People v. Skowronski

Decision Date27 May 1975
Docket NumberDocket No. 17982,No. 2,2
Citation61 Mich.App. 71,232 N.W.2d 306
PartiesPEOPLE of the State of Michigan, Plaintiff-Appellee, v. Joseph SKOWRONSKI, Defendant-Appellant
CourtCourt of Appeal of Michigan — District of US

James R. Neuhard, State Appellate Defender, Detroit, for defendant-appellant.

Frank J. Kelley, Atty. Gen., Robert A. Derengoski, Sol. Gen., L. Brooks Patterson, Pros. Atty., for plaintiff-appellee.

Before QUINN, P.J., and BASHARA and KAUFMAN, JJ.


A jury convicted the defendant of felony murder. M.C.L.A. § 750.316; M.S.A. § 28.548. He was sentenced to life in prison and now appeals as of right.

On May 29, 1972, Salim Kirma, proprietor of Noble's Market in Hazel Park, was found fatally wounded on the floor of his market. He was found by Hazel Park Police who were responding to a report that the burglar alarm had been activated at the store. The only physical evidence secured at the scene was the shell casing of a .22-caliber automatic weapon, as well as a box of instant mashed potatoes from which two fingerprints of the defendant were later lifted. There was no evidence that anything had been removed from the store or any money taken from the deceased or the cash register.

The defendant was not arrested until the afternoon of August 2, 1972, after the police had located the murder weapon and matched the prints found on the mashed potato box. He was given his Miranda 1 warnings, chose not to make a statement, and was placed in a cell for the night. On the morning of August 3, 1972 defendant made a confession admitting he had entered the store to rob the proprietor and that when he (Mr. Kirma) grabbed for the gun, defendant shot three times.

Defendant makes numerous claims of error, which we consider Seriatim.

Defendant first argues that the corpus delicti of felony murder was not proved independent of defendant's confession and it was, therefore, error to allow admission of the confession to prove the felony. We agree. In People v. Allen, 390 Mich. 383, 212 N.W.2d 21 (1973), adopting and following 39 Mich.App. 483, 494--506, 197 N.W.2d 874, 880--886 (1972) (Levin, P.J., dissenting), Judge (now Justice) Levin defined the corpus delicti rule in a felony murder case to require proof, independent of the confession, of the murder And the felony. Justice Levin states, at 39 Mich.App. 483, 503, 197 N.W.2d 874, 885:

'Just as the people must establish with evidence the essential element distinguishing second-degree murder from first-degree murder in order to convict an accused person of the aggravated offense, so, too, in order to prove the Corpus delicti, that distinguishing element must be established by evidence independent of the accused person's confession.'

The only proof of the attempted robbery in this case, independent of defendant's confession, was the activated burglar alarm. Since no one witnessed the event, there is no clear proof who activated the bell or why it was activated. The quantum of proof necessary to establish the corpus delicti of the crime is defined in People v. Kirby, 223 Mich. 440, 451, 194 N.W. 142, 145 (1923):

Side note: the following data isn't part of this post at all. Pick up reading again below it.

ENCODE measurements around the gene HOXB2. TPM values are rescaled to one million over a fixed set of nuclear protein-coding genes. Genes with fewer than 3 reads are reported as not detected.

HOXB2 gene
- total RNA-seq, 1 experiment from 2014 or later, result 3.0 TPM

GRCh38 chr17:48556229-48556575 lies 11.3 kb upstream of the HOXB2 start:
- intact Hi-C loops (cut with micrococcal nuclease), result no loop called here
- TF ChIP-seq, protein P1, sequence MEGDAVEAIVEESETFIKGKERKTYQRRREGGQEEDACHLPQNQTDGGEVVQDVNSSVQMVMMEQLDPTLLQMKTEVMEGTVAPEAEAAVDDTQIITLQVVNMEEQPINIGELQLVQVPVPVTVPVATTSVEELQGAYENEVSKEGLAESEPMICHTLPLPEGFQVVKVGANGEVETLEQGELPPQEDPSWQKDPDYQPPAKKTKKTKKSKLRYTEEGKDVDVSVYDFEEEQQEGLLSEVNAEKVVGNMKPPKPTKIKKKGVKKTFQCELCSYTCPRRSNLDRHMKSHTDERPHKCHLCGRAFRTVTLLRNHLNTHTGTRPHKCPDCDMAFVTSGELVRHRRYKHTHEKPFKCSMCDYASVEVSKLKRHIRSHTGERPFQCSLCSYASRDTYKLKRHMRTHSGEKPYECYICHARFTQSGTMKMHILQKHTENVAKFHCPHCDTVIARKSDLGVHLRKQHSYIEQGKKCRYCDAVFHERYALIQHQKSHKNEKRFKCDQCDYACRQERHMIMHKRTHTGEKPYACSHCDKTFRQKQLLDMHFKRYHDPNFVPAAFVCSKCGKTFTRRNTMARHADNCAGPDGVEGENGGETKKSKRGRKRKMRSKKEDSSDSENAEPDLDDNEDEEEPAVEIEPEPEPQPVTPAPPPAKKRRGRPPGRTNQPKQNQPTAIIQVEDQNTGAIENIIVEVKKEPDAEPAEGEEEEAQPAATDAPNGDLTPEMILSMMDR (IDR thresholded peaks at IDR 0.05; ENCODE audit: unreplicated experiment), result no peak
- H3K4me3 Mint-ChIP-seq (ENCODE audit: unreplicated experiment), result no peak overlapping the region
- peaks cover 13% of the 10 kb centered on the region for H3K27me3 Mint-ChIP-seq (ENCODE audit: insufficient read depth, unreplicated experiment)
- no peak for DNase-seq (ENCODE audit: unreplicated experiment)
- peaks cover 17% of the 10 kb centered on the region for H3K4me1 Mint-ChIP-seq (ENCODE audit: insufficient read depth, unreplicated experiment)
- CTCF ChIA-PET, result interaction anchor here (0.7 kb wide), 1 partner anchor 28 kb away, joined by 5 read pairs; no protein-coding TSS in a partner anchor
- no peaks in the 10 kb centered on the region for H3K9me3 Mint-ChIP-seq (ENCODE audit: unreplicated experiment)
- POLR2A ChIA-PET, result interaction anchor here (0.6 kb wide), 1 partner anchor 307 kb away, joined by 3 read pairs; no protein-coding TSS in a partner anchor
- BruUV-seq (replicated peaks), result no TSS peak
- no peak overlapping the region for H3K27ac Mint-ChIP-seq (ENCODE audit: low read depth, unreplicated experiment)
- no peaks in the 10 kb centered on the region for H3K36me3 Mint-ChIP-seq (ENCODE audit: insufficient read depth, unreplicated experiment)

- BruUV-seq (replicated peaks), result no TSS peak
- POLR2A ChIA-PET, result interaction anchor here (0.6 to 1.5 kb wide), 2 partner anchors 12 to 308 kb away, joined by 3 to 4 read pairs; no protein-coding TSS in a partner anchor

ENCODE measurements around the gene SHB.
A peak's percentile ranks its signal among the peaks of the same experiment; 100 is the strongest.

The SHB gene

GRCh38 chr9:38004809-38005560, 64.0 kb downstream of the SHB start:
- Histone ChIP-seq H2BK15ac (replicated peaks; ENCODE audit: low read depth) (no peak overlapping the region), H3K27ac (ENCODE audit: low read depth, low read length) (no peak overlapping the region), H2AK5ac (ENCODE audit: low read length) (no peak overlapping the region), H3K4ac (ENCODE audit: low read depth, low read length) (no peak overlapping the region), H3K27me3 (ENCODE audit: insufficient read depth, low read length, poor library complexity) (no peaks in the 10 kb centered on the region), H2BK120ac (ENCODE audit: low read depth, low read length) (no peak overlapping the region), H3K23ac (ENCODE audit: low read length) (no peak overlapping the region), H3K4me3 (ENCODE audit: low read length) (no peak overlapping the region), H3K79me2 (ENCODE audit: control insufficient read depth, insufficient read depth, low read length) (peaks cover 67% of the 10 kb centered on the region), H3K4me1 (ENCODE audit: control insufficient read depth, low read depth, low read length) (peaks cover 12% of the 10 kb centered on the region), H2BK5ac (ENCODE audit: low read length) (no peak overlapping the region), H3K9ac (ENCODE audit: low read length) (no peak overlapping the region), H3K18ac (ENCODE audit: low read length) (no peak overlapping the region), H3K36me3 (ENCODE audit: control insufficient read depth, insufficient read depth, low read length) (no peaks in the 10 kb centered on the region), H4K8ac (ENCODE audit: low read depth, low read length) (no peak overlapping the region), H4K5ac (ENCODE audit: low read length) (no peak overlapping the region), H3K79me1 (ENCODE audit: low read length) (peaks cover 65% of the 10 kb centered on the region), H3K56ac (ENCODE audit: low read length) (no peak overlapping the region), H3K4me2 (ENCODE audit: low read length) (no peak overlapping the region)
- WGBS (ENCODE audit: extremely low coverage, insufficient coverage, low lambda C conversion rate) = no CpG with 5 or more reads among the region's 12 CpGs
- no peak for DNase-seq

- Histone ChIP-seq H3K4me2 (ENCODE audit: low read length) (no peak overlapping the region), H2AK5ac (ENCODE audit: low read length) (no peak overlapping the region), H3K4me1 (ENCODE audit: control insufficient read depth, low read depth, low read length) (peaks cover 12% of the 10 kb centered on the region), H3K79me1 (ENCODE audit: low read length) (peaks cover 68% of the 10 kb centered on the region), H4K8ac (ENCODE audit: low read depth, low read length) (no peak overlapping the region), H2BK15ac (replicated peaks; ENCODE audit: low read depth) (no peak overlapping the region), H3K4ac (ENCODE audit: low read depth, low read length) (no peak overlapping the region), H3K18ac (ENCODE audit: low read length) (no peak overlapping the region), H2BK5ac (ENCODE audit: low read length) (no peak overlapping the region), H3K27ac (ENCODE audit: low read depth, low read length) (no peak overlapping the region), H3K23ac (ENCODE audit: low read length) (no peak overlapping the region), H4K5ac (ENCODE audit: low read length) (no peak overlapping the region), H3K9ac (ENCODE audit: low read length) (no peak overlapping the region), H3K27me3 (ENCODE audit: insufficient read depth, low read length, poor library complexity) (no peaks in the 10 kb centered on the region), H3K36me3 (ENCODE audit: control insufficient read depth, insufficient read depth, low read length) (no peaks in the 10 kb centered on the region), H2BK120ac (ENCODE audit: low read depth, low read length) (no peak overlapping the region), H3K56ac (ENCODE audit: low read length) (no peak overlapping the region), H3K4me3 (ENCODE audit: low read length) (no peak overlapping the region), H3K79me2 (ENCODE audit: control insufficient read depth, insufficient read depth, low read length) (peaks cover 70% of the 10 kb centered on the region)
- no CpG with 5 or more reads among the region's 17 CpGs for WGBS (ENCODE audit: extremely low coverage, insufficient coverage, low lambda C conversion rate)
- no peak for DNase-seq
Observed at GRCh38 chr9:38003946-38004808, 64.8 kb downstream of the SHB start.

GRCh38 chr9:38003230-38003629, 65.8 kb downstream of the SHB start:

'The Corpus delicti cannot be established by a surmise supplemented by a guess. An inference cannot be based upon an inference.'

See also, People v. Burlingame, 257 Mich. 252, 260, 241 N.W. 253 (1932); People v. Zwierkowski, 368 Mich. 56, 117 N.W.2d 179 (1962). At least a double inference is necessary to assume from the fact that the alarm was ringing that the deceased was being robbed. We must assume the deceased rang the bell, that he rang it purposely and that he was indicating by this act that he was being robbed. The alarm was, therefore, insufficient evidence of the corpus delicti to give rise to the prosecutor's admission of the confession to prove the attempted robbery.

It remains to be determined whether a remand for sentencing on second-degree murder is an appropriate disposition of this matter. In employing this remedy in Allen, supra, Justice Levin cited People v. Morrin, 31 Mich.App. 301, 187 N.W.2d 434 (1971). In Morrin, supra, this Court remanded a first-degree murder conviction for resentencing on second-degree murder after the Court determined the evidence was insufficient to sustain the jury verdict of first-degree murder. Justice Levin, speaking for the Court, distinguished the case of Nye v. People, 35 Mich. 16 (1876), which was remanded for new trial because there was error in addition to the insufficiency in the evidence. 2 It is an elementary conclusion that a remand for resentencing on a lesser offense cannot cure all other trial errors, and this Court has implicitly recognized that the Allen remedy is inappropriate when there are such other errors. People v. Olsson, 56 Mich.App. 500, 224 N.W.2d 691 (1974); People v. Gilbert, 55 Mich.App. 168, 222 N.W.2d 305 (1974); People v. DiGiorgio, 52 Mich.App. 175, 217 N.W.2d 77 (1974).